Whether you’re embarking on a new journey as an employee, entrepreneur, or investor, venturing into the world of startups for the first time can be overwhelming. There’s a vast amount of knowledge to acquire and numerous unfamiliar words to grasp. It’s often likened to learning a new language, given the multitude of terms and abbreviations used.
To help you master the right lingo, we’ve compiled a comprehensive list of vital startup terms and phrases. Invest the time to familiarise yourself with these fundamental concepts and ensure you develop a solid understanding of what they each mean.
The Most Common Startup Buzzwords
An organisation that offers startups a short-term programme for rapid growth. It usually consists of mentorship, resources, and funding. An example is Y Combinator, a well-known accelerator programme.
When a company acquires another primarily for the talent and skills of its employees rather than its products or services. Facebook’s acquisition of FriendFeed was an acqui-hire as it was mainly driven by the desire to bring onboard the talented engineers from FriendFeed.
Angel investor/Business angel
An individual who provides early-stage funding and mentorship to startups in exchange for equity. They believe in the startup’s mission and invest their money to help the business get on its feet.
This refers to when a company uses personal finances or revenue generated by the business to start and grow without external funding. More than 80% of startups start out bootstrapping!
A short-term loan used to bridge the gap between two transactions or financing rounds.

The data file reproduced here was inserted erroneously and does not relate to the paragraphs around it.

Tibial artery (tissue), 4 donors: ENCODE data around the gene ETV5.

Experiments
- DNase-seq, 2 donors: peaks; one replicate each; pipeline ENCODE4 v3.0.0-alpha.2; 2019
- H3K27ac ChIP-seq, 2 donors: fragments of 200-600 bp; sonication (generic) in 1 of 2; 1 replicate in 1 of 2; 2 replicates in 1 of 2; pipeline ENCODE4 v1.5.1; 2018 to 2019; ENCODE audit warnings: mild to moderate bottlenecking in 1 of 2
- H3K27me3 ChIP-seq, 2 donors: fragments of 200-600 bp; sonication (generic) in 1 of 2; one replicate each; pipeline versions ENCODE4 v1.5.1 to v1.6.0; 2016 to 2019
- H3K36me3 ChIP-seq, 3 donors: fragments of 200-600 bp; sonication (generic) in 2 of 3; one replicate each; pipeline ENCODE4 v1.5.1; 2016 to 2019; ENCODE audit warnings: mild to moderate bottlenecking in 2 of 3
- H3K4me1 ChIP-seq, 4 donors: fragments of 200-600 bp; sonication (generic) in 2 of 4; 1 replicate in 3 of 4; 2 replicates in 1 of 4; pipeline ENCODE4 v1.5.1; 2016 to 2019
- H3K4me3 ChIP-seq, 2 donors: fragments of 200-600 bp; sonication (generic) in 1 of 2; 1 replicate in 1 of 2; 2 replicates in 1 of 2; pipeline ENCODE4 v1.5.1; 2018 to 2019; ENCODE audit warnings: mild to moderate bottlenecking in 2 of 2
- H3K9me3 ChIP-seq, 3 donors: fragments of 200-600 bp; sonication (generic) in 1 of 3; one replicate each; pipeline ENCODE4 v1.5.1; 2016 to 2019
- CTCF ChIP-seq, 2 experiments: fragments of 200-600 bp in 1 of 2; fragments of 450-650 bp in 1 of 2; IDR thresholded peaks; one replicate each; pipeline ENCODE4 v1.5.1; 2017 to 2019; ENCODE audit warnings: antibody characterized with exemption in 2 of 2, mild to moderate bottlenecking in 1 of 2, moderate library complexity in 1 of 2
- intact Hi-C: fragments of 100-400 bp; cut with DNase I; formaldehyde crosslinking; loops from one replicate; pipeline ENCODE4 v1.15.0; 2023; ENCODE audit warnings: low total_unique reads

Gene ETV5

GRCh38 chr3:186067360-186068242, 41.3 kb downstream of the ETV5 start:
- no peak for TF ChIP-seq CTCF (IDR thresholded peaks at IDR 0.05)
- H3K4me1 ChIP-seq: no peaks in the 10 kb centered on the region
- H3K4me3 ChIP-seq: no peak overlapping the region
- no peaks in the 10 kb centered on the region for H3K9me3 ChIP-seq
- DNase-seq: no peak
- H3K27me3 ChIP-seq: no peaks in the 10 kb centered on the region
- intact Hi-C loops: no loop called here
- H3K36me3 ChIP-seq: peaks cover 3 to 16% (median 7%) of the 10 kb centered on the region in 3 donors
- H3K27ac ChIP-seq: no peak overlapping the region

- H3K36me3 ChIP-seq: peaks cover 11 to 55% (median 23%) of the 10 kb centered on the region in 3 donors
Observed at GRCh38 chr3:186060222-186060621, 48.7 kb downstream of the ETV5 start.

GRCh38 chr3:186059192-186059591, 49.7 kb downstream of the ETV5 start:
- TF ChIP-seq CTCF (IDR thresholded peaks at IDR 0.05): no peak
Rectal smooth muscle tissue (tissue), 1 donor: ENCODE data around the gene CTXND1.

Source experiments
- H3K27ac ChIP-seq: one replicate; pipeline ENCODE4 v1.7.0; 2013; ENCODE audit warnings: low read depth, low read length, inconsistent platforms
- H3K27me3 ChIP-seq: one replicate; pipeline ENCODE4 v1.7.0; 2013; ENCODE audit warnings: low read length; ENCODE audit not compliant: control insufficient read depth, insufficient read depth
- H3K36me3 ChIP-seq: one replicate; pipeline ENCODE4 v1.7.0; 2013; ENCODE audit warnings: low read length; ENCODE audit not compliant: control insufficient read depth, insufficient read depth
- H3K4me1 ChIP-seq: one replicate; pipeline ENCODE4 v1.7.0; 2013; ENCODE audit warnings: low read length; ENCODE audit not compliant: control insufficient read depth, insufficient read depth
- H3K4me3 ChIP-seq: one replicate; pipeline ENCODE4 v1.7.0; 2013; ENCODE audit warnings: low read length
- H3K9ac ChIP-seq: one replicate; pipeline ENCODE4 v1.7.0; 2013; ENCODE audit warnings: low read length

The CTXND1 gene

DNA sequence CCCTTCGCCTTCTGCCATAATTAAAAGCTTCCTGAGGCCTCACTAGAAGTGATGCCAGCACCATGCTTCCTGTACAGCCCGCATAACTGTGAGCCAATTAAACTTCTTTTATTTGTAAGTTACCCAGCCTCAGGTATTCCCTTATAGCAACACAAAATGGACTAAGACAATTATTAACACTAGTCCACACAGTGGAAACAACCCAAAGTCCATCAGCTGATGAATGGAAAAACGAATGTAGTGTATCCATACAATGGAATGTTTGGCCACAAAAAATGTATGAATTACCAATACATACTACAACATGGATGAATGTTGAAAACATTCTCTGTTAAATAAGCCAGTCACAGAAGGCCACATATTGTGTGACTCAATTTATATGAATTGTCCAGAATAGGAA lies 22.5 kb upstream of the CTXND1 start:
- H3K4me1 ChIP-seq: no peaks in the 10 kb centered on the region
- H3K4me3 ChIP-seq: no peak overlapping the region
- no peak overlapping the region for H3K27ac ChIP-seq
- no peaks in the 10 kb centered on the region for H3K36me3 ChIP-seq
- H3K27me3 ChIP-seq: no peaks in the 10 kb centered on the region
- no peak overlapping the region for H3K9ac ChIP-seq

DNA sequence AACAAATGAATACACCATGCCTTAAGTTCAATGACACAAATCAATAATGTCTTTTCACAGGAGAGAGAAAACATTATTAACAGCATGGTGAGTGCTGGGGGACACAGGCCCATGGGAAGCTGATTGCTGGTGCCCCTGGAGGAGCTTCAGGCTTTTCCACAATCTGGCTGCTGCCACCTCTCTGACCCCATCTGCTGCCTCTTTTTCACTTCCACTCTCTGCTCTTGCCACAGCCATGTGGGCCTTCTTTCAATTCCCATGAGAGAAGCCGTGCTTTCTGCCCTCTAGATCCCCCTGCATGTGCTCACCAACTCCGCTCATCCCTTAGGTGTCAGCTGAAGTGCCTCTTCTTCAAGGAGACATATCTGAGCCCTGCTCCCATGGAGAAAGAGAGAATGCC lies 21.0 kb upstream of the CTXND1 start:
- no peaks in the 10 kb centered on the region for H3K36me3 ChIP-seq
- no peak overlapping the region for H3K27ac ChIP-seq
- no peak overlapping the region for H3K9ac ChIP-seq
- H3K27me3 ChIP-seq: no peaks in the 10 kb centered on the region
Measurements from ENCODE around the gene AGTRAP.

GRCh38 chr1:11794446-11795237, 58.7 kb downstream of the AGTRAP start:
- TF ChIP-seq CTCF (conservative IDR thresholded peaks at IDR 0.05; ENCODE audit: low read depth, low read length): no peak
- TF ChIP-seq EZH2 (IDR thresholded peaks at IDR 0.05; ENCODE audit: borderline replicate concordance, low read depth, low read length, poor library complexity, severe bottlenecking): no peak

A startup may take a bridge loan to cover expenses until its next funding rounds are closed.
The rate at which a company spends its cash reserves to cover operating expenses. For example, if a company spends €100,000 per month and has €500,000 in the bank, its burn rate is €100,000 per month.
A term used to describe a startup that demonstrates resilience and the ability to survive and adapt to adverse conditions. If a company manages to push through multiple setbacks and challenges, they would be described as having cockroach-like resilience.
The removal of intermediaries or middlemen from a supply chain or distribution channel, often facilitated by technology. A lot of online marketplaces like Airbnb and Uber disintermediate i.e., remove traditional hospitality and transportation industries by connecting consumers directly with service providers.
A groundbreaking innovation that disrupts or displaces existing markets, products, or industries by introducing a new and often more efficient solution. A great example of this is Netflix. Its transition from a DVD rental service to a streaming platform disrupted the traditional video rental industry.
A company or technology that brings about significant change and disruption to an industry or market. Tesla, with its electric vehicles and renewable energy solutions, is considered a disruptor in the automotive and energy sectors.
When an investor or entrepreneur sells their ownership stake in a company, typically through an acquisition or initial public offering (IPO). For example, the founders of Instagram achieved an exit when Facebook acquired their company for €1 billion.